Purity culture slut-shame blues: Everything I know about sex I learned from Bob Dylan


Bob Dylan was back in the news again recently for finally accepted his Nobel Prize. And it seemed like a good time to share an article I wrote about Dylan, sex, and growing up evangelical. Hope you enjoy. 


I was 10 years old when I sat through my first abstinence series at church. My parents had discussed its age-appropriateness, but had decided that my relative youth was a good thing. It meant my first introduction to sex would come within the safe, godly confines of our church. So I sat in the church sanctuary dutifully every week as various pastors took turns stressing the dangers of things like necking. I didn’t have any idea what necking was, but I made a mental note to avoid it.

Those first lessons in abstinence were downright confusing. I wondered why the French apparently kissed differently than Americans, and why their methods would be so much more provocative and potentially sin-inducing. [Continue reading over at Salon]

I’m happy for you. But I won’t attend your baby shower.


Well, I accomplished my #1 publication goal for 2017: The Washington Post. This is a personal piece about the grief of being child-free (but not by choice) during a life stage when pregnancy announcements and baby shower invitations are everywhere.


Finding out a friend is pregnant with her first child immediately puts a damper on our friendship. It makes regular visits and updates emotionally draining and painful.

I want a child so badly that sometimes it physically hurts. But because of health risks, a biological child will never be an option, and adoption isn’t currently in the cards. I’m child-free for the foreseeable future, but not by choice. There’s a lot of grief tied up in it. [Continue reading over at the Washington Post]

Turning 30 is nothing like I expected — but that’s okay

Rachel's Birthday


My 30th birthday was earlier this month, and the article I wrote while on the verge of  leaving my 20s is now live on HelloGiggles and I wanted to share it with all of you. (Spoiler: I’ve been 30 for nearly a month now, and it’s not nearly as bad at the anticipation.)


In less than a week, I’m crashing headlong into a landmark birthday: the big 3-0. Throughout my 20s, I expected that turning 30 would mean I’d finally found my place in the wild world of adulthood. But instead of making me feel like I’m about to become a legitimized grown up, turning 30 has left me wondering if I’m failing at adulthood altogether. [Continue reading on HelloGiggles]


I believe in Something and More.
Some call it the Divine or Magic.
Others call it the Great Unknown—
the mysteries, future discoveries
in the cosmos or a single flower.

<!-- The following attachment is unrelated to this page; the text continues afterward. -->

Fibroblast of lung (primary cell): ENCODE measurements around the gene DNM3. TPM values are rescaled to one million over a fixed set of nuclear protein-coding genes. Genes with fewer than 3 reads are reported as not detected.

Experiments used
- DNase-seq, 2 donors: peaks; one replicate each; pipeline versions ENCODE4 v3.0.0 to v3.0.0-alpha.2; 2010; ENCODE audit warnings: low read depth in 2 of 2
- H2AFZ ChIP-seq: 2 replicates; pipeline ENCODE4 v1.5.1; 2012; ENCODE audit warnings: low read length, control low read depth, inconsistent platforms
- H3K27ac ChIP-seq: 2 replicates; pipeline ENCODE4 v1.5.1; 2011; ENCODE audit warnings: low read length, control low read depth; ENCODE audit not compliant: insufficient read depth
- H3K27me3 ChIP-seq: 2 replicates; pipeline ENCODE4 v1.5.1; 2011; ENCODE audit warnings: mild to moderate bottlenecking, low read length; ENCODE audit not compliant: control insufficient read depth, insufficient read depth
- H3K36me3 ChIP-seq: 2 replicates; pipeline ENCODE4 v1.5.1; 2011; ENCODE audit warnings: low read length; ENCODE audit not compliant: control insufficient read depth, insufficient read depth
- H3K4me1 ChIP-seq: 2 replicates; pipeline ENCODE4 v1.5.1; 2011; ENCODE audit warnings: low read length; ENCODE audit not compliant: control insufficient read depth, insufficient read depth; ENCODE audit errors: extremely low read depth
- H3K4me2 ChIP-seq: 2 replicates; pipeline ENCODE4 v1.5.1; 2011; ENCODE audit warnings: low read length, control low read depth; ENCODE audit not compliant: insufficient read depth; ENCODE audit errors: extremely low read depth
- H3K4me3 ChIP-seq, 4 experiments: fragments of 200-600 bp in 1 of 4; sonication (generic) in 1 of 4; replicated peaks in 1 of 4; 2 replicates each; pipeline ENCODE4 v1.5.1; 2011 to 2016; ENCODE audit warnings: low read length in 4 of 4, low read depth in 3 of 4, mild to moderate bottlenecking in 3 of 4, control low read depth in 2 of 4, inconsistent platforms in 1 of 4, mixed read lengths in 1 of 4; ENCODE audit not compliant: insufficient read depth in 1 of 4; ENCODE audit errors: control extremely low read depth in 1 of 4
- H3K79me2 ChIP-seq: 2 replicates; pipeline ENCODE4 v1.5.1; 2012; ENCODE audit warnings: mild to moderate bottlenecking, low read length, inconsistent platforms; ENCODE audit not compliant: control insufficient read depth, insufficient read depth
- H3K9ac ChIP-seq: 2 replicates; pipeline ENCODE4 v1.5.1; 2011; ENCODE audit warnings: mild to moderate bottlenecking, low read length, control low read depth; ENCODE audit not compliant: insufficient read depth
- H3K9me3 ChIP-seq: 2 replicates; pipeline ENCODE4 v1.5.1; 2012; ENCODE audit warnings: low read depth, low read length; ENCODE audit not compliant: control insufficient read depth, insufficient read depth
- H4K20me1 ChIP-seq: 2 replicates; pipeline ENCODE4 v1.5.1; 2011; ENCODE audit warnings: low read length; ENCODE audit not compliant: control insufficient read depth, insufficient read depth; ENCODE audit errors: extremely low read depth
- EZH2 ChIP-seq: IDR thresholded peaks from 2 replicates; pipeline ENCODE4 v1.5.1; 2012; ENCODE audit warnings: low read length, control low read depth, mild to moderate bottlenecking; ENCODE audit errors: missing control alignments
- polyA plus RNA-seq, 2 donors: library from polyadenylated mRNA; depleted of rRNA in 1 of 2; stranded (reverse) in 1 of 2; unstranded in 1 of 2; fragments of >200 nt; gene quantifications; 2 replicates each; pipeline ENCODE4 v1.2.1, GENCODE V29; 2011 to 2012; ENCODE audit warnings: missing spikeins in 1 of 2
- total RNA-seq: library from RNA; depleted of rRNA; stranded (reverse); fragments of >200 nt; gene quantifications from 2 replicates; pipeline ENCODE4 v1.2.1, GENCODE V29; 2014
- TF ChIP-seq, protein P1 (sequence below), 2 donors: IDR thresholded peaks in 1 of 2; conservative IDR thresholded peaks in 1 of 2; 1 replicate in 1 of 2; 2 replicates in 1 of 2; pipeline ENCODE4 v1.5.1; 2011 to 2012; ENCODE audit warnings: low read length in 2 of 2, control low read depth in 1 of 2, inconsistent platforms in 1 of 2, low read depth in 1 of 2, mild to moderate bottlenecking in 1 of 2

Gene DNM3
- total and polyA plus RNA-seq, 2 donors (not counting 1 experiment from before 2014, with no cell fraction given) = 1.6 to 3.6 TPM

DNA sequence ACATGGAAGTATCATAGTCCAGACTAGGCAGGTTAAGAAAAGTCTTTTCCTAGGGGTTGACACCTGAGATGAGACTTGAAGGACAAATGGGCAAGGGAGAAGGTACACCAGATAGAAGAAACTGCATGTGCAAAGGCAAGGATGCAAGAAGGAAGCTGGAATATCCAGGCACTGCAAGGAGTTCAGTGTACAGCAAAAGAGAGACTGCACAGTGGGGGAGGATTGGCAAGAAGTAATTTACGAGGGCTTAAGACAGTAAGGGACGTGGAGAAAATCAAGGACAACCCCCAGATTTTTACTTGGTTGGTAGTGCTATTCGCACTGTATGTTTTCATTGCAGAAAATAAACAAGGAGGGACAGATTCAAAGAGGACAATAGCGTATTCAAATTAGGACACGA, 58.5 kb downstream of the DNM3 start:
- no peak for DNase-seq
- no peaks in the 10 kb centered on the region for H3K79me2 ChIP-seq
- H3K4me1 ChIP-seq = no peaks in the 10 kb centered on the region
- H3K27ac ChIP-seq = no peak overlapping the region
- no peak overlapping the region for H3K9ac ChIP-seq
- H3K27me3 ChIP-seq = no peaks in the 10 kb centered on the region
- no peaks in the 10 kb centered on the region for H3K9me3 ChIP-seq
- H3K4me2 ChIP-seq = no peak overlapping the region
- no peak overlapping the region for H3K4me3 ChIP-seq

But I call it Beauty and Wonder.

Resolved: A No-Diet New Year Starts Now


I’m excited (and a little nervous) to share my very first published piece of 2017. Hope you enjoy, and happy new year!


“I’ve noticed you’ve gained a little weight,” Mom said as we sat in the car. I was 11 years old and my body was just beginning to hint at hips. She reached over, tugging on the new roll of stomach fat that was hiding under my t-shirt. “Getting a little pudgy,” she teased.

I’d been too busy feeling awkward that I was morphing into what adults called “busty” to specifically zero in on what my stomach had been up to — no good, as it turned out.

[Continue reading over at Salon]

Halfway Out of the Dark: Thoughts on Yule


“This little light of mine,” I sang at the top of my lungs in children’s Sunday school, “I’m gonna let it shine!” The room full of preschoolers held up their pointer fingers as if they were reenacting a candlelight vigil.

“Hide it under a bushel?” we sang as we cupped a hand over our little lights. “NO!” would be the thunderous response, “I’m going to let it shine! Let it shine! Let it shine! Let it shine!”

I heard a lot about light growing up. I was taught God was light and that Jesus was the light to the world. Light embodied goodness, the divine, and power. “The light is more powerful than darkness,” the senior pastor liked to say. “When you flip a light switch, the darkness vanishes.” It didn’t come slinking back for another round after it’d put some mixed veggies from the freezer on its eye. Light prevailed, instantly. Darkness didn’t even stand a chance. Providing that lightbulb keeps working, you’ll be darkness-free.

Electricity was a common working metaphor for light, but I think it played a part in us missing why the metaphor for light would have been meaningful to the original writers and readers of the bible. They didn’t have electricity. They couldn’t just flip a switch. Light was important because they knew what darkness truly was.

Sometimes there isn’t a light switch to banish darkness with a single command. Sometimes there is no light. Sometimes things are just dark. And darkness can be terrifying. Read More